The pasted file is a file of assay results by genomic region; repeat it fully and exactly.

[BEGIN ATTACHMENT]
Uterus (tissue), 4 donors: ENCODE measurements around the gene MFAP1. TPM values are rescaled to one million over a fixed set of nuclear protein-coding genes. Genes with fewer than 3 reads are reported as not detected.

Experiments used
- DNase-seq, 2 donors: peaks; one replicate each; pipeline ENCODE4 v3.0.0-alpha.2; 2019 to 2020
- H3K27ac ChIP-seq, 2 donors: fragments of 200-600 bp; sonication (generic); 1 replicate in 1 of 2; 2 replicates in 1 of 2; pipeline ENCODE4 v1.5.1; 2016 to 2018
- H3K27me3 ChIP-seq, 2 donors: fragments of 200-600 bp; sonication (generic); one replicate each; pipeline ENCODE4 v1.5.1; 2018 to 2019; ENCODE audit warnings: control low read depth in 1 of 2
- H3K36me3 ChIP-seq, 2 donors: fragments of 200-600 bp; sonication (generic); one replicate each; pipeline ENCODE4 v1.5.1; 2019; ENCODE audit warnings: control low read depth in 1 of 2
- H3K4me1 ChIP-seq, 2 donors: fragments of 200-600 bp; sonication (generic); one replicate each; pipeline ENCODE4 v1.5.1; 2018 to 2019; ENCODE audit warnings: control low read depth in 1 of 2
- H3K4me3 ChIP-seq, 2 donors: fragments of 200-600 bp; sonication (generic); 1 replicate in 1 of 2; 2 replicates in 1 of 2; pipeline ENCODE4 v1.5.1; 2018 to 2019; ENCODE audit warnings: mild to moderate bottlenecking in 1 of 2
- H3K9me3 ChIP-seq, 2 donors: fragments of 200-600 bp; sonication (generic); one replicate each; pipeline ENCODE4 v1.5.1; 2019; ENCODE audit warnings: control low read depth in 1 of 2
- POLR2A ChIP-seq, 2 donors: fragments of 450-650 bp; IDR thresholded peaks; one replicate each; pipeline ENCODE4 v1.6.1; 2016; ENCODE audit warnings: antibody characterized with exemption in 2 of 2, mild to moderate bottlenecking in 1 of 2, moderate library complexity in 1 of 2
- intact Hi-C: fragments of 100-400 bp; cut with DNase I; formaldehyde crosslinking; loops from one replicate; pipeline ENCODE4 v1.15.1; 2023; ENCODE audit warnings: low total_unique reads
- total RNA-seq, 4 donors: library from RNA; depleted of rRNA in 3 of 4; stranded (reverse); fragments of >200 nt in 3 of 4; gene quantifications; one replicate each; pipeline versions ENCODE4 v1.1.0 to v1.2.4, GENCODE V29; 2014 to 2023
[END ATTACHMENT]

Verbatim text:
Uterus (tissue), 4 donors: ENCODE measurements around the gene MFAP1. TPM values are rescaled to one million over a fixed set of nuclear protein-coding genes. Genes with fewer than 3 reads are reported as not detected.

Experiments used
- DNase-seq, 2 donors: peaks; one replicate each; pipeline ENCODE4 v3.0.0-alpha.2; 2019 to 2020
- H3K27ac ChIP-seq, 2 donors: fragments of 200-600 bp; sonication (generic); 1 replicate in 1 of 2; 2 replicates in 1 of 2; pipeline ENCODE4 v1.5.1; 2016 to 2018
- H3K27me3 ChIP-seq, 2 donors: fragments of 200-600 bp; sonication (generic); one replicate each; pipeline ENCODE4 v1.5.1; 2018 to 2019; ENCODE audit warnings: control low read depth in 1 of 2
- H3K36me3 ChIP-seq, 2 donors: fragments of 200-600 bp; sonication (generic); one replicate each; pipeline ENCODE4 v1.5.1; 2019; ENCODE audit warnings: control low read depth in 1 of 2
- H3K4me1 ChIP-seq, 2 donors: fragments of 200-600 bp; sonication (generic); one replicate each; pipeline ENCODE4 v1.5.1; 2018 to 2019; ENCODE audit warnings: control low read depth in 1 of 2
- H3K4me3 ChIP-seq, 2 donors: fragments of 200-600 bp; sonication (generic); 1 replicate in 1 of 2; 2 replicates in 1 of 2; pipeline ENCODE4 v1.5.1; 2018 to 2019; ENCODE audit warnings: mild to moderate bottlenecking in 1 of 2
- H3K9me3 ChIP-seq, 2 donors: fragments of 200-600 bp; sonication (generic); one replicate each; pipeline ENCODE4 v1.5.1; 2019; ENCODE audit warnings: control low read depth in 1 of 2
- POLR2A ChIP-seq, 2 donors: fragments of 450-650 bp; IDR thresholded peaks; one replicate each; pipeline ENCODE4 v1.6.1; 2016; ENCODE audit warnings: antibody characterized with exemption in 2 of 2, mild to moderate bottlenecking in 1 of 2, moderate library complexity in 1 of 2
- intact Hi-C: fragments of 100-400 bp; cut with DNase I; formaldehyde crosslinking; loops from one replicate; pipeline ENCODE4 v1.15.1; 2023; ENCODE audit warnings: low total_unique reads
- total RNA-seq, 4 donors: library from RNA; depleted of rRNA in 3 of 4; stranded (reverse); fragments of >200 nt in 3 of 4; gene quantifications; one replicate each; pipeline versions ENCODE4 v1.1.0 to v1.2.4, GENCODE V29; 2014 to 2023